Would Vernon Bogdanor be as dismissive of his own field of government as he is of my fields of business and management when specifying the most important qualities required in a vice-chancellor (“Top traits: what are the most important qualities in a vice-chancellor?”, Features, 10 April)?
His views are contradictory in that he argues, on the one hand, that a vice-chancellor should be “someone of high academic achievement”, but that “anyone with a business background, or expertise in ‘management’ or ‘leadership’ should be automatically disqualified”. Is he not aware of the excellent business schools and schools of management that exist in universities worldwide, and which include in their ranks scholars of high academic achievement who understand the essence of teaching, learning and scholarship? Has he no insight into ways in which academic excellence in business or management can be of value in carrying out the duties of a vice-chancellor?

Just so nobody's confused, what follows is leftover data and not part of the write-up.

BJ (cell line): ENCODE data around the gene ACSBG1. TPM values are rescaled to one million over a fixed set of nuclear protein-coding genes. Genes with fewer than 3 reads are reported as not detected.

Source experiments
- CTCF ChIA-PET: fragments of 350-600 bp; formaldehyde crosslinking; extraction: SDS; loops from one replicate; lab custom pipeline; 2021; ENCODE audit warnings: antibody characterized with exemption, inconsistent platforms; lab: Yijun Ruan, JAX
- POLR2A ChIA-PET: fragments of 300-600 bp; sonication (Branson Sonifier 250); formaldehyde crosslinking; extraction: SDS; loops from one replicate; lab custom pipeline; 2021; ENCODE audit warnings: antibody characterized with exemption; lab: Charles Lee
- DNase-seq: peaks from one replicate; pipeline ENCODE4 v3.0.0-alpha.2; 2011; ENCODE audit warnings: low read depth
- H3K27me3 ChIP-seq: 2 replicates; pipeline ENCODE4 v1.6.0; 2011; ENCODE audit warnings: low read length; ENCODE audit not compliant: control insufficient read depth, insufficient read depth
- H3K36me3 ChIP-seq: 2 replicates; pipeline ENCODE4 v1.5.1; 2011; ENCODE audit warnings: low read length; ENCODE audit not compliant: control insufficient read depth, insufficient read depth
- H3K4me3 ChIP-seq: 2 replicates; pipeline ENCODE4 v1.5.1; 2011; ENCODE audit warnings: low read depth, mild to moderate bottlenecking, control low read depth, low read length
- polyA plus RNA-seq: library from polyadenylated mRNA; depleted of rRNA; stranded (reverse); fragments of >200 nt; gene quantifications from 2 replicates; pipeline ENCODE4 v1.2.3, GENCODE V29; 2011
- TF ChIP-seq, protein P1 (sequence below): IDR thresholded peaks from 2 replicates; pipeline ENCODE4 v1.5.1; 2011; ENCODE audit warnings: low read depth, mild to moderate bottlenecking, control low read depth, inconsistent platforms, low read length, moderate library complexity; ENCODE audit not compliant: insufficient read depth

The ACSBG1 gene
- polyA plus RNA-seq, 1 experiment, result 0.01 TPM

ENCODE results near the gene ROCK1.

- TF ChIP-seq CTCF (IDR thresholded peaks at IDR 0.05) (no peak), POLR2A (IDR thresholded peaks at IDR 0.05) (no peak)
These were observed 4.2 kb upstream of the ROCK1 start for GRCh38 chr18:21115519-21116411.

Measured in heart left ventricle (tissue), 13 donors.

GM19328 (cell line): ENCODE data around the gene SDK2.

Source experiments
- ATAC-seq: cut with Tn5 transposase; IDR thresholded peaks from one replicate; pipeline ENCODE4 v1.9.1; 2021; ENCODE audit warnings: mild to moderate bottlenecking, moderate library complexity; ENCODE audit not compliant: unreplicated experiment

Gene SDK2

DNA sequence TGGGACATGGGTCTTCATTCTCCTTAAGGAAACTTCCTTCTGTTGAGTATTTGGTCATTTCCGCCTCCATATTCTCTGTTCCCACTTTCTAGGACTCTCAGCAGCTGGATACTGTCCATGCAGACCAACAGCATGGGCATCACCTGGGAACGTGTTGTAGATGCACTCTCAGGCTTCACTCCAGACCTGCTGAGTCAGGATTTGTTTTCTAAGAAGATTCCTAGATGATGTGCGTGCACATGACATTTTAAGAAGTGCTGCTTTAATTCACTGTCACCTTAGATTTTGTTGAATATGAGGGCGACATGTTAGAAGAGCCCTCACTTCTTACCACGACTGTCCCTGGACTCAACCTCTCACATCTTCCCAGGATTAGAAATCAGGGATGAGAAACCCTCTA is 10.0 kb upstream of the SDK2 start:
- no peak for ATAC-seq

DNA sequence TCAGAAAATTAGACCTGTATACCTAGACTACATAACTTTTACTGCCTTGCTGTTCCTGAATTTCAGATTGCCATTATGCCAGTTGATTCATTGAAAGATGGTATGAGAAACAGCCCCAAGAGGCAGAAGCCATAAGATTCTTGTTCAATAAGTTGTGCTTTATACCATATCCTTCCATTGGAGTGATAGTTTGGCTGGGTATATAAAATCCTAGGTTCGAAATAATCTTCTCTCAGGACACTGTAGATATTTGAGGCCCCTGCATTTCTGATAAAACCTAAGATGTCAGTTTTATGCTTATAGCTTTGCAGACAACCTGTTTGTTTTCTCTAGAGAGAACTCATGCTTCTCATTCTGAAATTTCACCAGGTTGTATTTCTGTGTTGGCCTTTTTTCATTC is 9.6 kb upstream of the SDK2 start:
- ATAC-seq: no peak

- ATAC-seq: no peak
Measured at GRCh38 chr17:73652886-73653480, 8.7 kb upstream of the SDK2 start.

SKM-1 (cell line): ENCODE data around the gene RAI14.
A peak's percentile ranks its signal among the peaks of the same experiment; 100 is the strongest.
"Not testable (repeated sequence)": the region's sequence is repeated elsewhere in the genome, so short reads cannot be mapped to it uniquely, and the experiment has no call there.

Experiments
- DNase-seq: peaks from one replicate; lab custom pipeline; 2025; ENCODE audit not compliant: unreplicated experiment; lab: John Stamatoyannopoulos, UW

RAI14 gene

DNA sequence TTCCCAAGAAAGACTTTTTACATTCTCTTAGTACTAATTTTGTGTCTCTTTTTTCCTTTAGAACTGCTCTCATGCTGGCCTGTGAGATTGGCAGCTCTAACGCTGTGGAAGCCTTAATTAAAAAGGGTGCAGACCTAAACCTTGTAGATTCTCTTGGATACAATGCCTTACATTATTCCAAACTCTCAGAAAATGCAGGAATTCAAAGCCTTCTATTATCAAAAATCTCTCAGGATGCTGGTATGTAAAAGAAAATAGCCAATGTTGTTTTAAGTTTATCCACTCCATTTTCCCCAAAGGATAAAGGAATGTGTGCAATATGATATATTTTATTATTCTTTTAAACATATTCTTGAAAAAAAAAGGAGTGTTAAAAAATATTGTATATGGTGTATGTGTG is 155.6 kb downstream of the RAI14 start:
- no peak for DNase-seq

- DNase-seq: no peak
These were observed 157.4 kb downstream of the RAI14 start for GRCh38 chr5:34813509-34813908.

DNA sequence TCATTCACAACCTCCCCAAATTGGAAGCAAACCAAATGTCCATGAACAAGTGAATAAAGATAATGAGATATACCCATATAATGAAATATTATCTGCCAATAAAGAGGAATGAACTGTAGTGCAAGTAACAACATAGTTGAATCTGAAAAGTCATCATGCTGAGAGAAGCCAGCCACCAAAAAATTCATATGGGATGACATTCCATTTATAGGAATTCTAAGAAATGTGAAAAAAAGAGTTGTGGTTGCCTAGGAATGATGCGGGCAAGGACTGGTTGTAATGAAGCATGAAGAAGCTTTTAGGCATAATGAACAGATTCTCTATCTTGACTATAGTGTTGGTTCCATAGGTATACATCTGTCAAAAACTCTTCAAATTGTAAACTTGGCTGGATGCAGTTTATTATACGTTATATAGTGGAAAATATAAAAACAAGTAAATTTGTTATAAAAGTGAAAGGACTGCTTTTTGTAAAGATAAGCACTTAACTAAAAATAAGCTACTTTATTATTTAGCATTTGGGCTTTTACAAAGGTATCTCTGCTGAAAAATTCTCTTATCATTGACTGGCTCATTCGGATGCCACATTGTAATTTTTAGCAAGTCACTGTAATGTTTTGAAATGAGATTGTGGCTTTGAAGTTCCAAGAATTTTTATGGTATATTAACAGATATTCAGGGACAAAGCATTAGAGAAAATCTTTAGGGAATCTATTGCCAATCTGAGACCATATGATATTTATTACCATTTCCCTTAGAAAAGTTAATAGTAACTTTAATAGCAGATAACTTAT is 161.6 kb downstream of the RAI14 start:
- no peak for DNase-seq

Given that “business” generates a nation’s wealth, from which universities are resourced, and “management” focuses on understanding how the effectiveness of organisations, including universities, might be enhanced, these are fields as worthy of intellectual enquiry as any other. What a contrast there is between Bogdanor’s ill-informed dismissiveness of “business” and “management” and the views of the other contributors, who resist recommending such a negative attitude towards any specific academic discipline.
Perhaps another prejudice might be invoked: anyone actively seeking to become a vice-chancellor should be barred from being considered for such an appointment.
Richard M. S. Wilson
Emeritus professor of business administration and financial management